1. Open-ended questions provide opportunities.Help the witness understand that, for any open-ended question, there are many different ways to answer truthfully: The witness may provide minimal information, or specific details. Often this is not an easy concept for lay witnesses to grasp. Consider a wrongful termination case in which the defendant is asked why she fired the plaintiff. One truthful answer is "he didn't work out." Another truthful answer is "he was habitually late, and I let him go after giving repeated warnings that were ignored." Both answers are equally true, but the second, which is more specific, is a much better answer.
2. Chronology is overrated.The order in which a witness presents facts in an answer is also something to think about; chronological order is not always the best way to deliver information. For example, let's say your client is a plaintiff in a fraud case, and the defendant's counsel asks him what was discussed in the conversation in which the misrepresentation was made. If your client gives a chronological account, he might prattle on about vacations discussed, or pleasantries exchanged about family, instead of starting with, and focusing on, the fraudulent statements.
3. Remember the theme.Help the witness to provide a truthful answer that best carries forward the theme of your case. Preparation sessions are the best time to test different answers - more general, more specific, with different emphases, delivering information in varying order. See which version best drives home the merit of your client's position.
4. Tone is key.The witness must understand that her tone is nearly as important as the content of her answer. In fact, tone usually plays a major role in the message that is ultimately conveyed to the judge or jury. Angry, condescending, or sarcastic witnesses won't be persuasive, no matter what they say.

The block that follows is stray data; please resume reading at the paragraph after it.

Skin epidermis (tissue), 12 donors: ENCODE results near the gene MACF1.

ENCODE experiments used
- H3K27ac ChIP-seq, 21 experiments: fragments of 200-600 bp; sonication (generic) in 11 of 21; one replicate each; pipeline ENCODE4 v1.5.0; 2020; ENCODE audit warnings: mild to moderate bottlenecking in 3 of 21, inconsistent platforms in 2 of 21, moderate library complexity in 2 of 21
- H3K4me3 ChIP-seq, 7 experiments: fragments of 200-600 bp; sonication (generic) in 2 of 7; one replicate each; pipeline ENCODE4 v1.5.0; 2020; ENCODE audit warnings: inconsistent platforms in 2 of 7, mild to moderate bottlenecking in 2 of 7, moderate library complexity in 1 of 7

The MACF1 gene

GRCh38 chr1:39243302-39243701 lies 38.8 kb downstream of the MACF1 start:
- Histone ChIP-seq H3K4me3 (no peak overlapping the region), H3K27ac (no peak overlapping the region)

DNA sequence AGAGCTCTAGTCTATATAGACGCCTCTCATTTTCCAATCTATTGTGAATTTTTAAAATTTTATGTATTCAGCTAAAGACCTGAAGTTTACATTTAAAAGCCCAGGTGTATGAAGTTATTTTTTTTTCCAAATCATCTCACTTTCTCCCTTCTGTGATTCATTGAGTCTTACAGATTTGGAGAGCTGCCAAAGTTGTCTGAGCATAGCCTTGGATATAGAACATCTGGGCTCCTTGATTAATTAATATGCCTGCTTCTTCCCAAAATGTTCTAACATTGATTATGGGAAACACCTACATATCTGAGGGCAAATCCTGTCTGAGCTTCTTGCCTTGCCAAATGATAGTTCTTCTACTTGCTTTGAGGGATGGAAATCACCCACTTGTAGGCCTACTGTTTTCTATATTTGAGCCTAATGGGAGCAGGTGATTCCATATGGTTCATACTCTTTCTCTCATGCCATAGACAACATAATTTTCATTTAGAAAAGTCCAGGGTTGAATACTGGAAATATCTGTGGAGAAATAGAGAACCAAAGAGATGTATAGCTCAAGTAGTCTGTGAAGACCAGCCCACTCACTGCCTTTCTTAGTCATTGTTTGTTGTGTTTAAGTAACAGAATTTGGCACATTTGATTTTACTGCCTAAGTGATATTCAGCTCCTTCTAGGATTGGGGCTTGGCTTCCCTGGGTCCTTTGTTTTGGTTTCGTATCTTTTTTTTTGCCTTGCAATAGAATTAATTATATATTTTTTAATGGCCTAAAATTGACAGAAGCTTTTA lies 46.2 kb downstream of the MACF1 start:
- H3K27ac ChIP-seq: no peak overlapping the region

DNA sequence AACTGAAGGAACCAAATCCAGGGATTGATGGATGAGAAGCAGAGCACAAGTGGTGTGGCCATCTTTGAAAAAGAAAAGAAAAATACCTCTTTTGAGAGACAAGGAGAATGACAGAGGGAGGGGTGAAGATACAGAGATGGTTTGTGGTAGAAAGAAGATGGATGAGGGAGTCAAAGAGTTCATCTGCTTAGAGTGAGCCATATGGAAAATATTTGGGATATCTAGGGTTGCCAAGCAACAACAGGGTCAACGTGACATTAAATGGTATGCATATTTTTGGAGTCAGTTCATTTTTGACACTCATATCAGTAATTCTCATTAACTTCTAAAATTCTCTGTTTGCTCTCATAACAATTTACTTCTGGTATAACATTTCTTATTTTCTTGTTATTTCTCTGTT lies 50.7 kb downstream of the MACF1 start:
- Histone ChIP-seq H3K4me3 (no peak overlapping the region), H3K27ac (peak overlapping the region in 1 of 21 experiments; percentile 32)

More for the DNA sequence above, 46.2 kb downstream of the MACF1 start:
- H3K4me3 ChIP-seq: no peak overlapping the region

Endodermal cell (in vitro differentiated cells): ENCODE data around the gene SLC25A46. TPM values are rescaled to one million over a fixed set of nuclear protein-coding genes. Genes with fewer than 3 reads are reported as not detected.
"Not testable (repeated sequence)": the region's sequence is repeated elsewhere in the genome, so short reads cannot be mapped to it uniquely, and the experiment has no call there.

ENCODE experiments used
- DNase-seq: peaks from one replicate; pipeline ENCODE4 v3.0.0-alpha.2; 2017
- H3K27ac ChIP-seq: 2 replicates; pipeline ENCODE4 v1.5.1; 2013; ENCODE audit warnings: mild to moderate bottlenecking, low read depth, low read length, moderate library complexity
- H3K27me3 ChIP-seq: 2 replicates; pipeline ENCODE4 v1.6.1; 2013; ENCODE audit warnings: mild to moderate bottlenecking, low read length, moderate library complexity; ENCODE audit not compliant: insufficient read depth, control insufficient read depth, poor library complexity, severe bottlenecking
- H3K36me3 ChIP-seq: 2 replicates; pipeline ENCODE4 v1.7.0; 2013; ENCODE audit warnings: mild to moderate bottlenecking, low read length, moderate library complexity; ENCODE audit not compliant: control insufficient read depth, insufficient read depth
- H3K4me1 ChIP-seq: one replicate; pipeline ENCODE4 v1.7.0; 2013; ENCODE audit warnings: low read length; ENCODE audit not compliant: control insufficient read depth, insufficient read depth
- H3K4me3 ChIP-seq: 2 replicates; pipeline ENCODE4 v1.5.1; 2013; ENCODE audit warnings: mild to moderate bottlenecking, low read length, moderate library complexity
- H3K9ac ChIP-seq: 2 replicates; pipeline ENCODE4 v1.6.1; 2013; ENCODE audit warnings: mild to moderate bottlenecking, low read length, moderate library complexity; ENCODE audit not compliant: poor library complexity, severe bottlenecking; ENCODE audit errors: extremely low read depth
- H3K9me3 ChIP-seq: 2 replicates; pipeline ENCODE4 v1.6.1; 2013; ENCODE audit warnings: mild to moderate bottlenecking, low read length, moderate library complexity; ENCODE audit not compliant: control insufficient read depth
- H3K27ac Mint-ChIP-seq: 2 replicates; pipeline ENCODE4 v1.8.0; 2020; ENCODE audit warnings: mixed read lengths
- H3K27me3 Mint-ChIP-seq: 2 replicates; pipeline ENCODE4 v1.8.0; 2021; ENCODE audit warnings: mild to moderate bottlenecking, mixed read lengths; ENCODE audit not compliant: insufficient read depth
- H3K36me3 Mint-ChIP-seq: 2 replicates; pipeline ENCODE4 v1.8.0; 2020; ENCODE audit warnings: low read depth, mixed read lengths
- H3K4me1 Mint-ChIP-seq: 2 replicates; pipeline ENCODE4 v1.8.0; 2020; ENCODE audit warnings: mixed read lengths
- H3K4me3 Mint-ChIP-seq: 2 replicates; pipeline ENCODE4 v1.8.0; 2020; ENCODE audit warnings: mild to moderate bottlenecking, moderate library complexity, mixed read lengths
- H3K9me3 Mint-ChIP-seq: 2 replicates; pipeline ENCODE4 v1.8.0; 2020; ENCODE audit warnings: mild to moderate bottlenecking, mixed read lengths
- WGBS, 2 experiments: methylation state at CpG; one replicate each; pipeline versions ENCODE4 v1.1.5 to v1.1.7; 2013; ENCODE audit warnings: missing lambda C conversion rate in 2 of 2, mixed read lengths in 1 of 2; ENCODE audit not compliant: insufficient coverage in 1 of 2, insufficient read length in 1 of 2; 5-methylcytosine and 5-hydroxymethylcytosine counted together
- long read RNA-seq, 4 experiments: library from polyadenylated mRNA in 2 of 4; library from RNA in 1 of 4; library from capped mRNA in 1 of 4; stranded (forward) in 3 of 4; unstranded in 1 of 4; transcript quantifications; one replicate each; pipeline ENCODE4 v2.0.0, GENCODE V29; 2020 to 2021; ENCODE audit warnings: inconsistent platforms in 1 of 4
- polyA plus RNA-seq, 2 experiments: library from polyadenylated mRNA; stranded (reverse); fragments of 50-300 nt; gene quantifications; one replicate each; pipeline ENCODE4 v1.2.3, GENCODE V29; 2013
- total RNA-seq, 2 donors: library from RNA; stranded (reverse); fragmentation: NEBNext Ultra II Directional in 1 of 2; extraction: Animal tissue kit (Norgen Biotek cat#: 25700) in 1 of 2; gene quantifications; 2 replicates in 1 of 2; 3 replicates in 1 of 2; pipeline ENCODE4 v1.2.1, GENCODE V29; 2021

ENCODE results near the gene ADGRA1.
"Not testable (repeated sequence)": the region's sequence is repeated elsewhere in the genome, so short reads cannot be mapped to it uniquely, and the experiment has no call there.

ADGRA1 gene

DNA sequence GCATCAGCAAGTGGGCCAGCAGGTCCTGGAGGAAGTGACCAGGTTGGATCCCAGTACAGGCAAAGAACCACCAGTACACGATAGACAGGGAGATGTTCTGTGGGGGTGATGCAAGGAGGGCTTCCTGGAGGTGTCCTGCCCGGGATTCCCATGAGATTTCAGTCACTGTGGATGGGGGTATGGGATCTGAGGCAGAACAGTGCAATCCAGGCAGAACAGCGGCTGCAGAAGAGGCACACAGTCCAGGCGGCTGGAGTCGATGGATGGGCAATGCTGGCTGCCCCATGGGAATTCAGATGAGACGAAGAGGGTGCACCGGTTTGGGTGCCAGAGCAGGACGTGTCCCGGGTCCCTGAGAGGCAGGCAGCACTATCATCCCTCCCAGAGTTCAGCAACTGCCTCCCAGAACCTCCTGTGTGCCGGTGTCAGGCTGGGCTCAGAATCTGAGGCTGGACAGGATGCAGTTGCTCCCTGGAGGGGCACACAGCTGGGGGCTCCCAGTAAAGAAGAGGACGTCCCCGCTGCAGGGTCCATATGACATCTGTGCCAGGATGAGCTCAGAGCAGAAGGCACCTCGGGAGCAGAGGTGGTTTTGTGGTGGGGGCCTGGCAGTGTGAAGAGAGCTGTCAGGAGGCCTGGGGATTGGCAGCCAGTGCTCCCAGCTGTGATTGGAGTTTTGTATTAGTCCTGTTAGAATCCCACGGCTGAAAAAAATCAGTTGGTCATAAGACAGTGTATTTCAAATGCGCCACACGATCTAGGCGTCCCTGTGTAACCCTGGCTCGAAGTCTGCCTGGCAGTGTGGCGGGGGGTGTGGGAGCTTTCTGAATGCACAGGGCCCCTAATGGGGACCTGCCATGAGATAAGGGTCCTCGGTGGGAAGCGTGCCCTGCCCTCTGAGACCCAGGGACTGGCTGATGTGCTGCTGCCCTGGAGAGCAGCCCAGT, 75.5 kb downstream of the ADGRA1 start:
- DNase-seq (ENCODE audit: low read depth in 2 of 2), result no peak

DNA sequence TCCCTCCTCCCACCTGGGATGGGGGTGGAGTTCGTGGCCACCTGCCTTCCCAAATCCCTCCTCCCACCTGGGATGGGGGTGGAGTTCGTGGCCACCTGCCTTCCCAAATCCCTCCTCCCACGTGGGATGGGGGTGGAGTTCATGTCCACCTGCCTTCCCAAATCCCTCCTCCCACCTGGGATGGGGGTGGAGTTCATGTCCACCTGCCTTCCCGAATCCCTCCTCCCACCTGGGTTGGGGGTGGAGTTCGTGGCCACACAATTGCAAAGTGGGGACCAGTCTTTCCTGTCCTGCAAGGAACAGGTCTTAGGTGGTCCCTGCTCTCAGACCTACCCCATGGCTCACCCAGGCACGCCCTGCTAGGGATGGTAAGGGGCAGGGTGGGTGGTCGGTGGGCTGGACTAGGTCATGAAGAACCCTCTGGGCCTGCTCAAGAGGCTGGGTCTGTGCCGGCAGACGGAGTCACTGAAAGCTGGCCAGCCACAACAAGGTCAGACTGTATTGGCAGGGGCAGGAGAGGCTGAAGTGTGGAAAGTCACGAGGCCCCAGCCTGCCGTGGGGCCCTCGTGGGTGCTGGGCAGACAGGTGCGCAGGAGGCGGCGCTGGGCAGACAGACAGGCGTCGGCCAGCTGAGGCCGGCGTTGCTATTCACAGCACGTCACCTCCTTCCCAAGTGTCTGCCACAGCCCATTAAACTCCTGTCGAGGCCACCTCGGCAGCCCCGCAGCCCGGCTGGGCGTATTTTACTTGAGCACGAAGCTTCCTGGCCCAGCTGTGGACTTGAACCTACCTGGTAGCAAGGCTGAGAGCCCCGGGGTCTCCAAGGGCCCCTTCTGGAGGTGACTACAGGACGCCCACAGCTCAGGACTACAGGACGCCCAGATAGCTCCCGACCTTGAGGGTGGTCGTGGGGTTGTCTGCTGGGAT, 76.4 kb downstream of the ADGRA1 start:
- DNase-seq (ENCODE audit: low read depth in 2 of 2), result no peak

5. Don't be defensive.Train the witness not to be defensive. If there is an unfavorable fact, your witness must take responsibility for it without trying to "weasel" out of it. On cross-examination, a wrongful-termination plaintiff's answer to the question "were you late for work the week you were fired?" should be "yes," not "yes, but my car broke down." Mitigating facts can come out during redirect examination.
6. Look sharp.Make the witness aware that how he appears when testifying matters a great deal. Discuss in advance what the witness should wear to a videotaped deposition or hearing. If the witness's posture tends to be slumped, bring a pillow to support his back. Videotape the witness in advance and point out any instances when he puts his hand in front of his face while testifying (which jurors will read as lying) or if he has fidgety or wandering hands.
7. Beware of the dating game.Train witnesses to avoid the "when" problem. Many people naturally assume that a "when" question must be answered with a date and if they can't recall the specific one, they may just guess. But there are many ways to answer a "when" question properly without providing an exact date. For example, assume the question is "when did you sign this contract?" A truthful witness could say: "last spring" or "after we moved into the new building." Neither answer contains a date, yet each is completely accurate and sounds much better than "I don't recall."
8. Be positive.Finally, use pre-deposition and pretrial brainstorming sessions to instill confidence. Too often, a preparation meeting serves only to jangle the nerves of a witness who is simply trying to tell the truth. It is a mistake to overload people with too much information. Give positive reinforcement, especially as the testimony date approaches. But remember never to wear out a witness with practice the day before testifying. Paying attention to these guidelines will maximize your opportunity to present persuasive evidence from the witness stand.
Allen B. Grodsky, a partner at Grodsky & Olecki in Santa Monica, specializes in business, entertainment, and intellectual property litigation.